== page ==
Georgia’s geographical location between the Black and Caspian Seas and between Europe and Asia has made it a strategic and therefore contested location throughout history. The area which is now the Republic of Georgia has been linked to the ancient Greek and Roman worlds. This land has changed hands many times, and each ruling power has left some mark on the modern Georgian nation. All three of the regional powers in the Caucasus—Turkey, Iran, and Russia—have controlled all or part of what is now Georgia at some point in its history.
Though Georgia was long a part of the sphere of influence of the great Muslim Empires of the medieval period, it was the Peace of Amasa in 1555 which formalized Persian and Turkish control over the region. This treaty “divided Georgia into spheres of influence. Kartli, Kakheti, and the eastern part of Samtskhe saatabago were declared to be Iranian, while Imereti, its ‘vassal’ states, and western Samtskhe were to be Turkish” (Suny, 48). All told, the period of Persian influence in the Georgian lands lasted nearly a thousand years (de Waal, 24).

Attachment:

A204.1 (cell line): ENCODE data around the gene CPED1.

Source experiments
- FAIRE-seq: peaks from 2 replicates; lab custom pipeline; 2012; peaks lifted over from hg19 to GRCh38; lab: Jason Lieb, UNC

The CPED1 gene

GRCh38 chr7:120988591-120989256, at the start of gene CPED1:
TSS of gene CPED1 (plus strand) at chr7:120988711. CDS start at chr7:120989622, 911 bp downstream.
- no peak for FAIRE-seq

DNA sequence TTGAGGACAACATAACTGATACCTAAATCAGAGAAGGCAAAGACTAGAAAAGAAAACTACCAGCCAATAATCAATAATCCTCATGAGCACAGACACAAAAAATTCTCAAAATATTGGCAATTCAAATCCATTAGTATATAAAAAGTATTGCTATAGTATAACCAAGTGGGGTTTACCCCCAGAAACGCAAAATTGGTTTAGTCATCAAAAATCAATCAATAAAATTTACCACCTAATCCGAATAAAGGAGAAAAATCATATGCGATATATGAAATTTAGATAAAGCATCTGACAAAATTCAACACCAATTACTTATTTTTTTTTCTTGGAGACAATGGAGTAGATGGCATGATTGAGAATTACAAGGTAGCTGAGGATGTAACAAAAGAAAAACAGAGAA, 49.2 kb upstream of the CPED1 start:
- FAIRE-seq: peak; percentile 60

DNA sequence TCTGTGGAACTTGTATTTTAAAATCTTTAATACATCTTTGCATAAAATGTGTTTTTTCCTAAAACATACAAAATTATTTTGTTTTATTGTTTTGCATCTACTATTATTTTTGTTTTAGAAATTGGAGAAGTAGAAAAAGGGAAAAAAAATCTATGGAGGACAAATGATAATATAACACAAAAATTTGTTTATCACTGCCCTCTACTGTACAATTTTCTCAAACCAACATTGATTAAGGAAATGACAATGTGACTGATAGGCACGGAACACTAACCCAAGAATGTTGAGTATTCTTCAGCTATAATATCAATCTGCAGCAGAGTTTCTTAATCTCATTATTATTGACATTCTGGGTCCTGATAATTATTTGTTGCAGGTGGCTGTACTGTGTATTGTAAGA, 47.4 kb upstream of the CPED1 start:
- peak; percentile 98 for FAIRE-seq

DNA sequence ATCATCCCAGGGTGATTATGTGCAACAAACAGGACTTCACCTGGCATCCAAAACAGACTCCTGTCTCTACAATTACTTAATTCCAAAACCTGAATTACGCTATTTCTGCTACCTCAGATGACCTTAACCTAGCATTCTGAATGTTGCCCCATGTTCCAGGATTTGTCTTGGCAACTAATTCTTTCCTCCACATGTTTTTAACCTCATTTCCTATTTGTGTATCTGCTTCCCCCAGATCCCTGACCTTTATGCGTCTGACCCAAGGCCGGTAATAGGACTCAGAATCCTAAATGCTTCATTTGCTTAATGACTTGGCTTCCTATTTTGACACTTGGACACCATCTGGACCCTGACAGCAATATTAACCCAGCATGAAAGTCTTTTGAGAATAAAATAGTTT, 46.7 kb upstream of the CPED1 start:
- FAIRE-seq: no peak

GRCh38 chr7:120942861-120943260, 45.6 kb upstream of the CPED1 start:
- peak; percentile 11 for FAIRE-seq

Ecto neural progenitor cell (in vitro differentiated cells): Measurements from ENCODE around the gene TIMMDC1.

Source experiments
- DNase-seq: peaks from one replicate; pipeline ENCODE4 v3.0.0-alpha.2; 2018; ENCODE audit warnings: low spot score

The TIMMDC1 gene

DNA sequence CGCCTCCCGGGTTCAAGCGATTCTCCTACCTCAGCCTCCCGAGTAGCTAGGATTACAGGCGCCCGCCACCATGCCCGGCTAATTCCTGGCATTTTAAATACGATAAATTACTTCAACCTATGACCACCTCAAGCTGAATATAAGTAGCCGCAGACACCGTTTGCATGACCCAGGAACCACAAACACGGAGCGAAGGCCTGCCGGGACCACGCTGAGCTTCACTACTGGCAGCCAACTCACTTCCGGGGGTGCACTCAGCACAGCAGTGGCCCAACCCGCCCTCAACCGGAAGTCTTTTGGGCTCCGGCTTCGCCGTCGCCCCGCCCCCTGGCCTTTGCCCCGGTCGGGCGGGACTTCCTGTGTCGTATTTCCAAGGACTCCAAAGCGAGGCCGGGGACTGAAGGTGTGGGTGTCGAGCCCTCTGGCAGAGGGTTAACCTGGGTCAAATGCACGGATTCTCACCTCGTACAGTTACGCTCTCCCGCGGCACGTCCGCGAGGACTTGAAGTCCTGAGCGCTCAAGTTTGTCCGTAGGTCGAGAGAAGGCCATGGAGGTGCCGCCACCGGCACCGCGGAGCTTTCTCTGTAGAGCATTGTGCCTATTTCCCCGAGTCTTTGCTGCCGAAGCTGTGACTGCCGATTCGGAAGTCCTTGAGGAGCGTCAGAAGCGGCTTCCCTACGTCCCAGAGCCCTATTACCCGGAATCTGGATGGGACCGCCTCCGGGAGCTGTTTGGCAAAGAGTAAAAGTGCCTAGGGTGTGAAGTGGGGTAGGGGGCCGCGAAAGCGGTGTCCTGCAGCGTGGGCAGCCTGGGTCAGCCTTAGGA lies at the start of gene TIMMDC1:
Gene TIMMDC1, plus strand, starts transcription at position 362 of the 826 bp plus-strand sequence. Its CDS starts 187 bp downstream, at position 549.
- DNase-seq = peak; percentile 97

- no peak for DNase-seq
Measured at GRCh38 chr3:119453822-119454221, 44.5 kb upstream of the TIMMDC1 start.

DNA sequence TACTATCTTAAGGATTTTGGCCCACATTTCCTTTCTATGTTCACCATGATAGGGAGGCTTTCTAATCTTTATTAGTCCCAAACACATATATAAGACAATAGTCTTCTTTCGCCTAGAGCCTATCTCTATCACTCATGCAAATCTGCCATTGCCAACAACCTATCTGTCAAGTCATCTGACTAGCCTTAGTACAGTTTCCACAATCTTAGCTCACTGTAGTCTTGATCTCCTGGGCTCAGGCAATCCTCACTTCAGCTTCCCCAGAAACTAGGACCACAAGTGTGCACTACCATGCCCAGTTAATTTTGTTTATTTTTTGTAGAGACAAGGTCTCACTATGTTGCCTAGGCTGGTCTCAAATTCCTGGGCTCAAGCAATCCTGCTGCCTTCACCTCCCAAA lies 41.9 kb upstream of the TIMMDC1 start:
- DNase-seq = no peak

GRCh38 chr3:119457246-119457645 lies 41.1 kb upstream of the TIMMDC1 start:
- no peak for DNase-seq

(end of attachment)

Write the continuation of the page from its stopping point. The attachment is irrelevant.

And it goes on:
In the late sixteenth century, Muscovy began to gain power and exert its influence southward into the Caucasus (Suny, 49). The successor state to Muscovy, the Russian Empire, became a power in the Caucasus in the eighteenth century when it became involved in a series of wars with Turkey. The Georgian monarchs saw an opportunity to better the position of their state in the regional order, and arranged for protection from their co-religionists in Russia against the Muslim Turks and Persians (Suny, 57-59). In 1783, the Treaty of Georgievsk was signed which officially made the Georgian kingdoms a Russian protectorate (de Waal, 38). In 1828, the Persians signed the Treaty of Turkmenchai which solidified this relationship between Russia and Georgia (de Waal, 38). A year later in 1829, the Treaty of Adrianople was signed by both the Turks and the Persians, who ceded all claims to the Caucasus and made the region an undisputed part of the Russian Empire (de Waal, 40).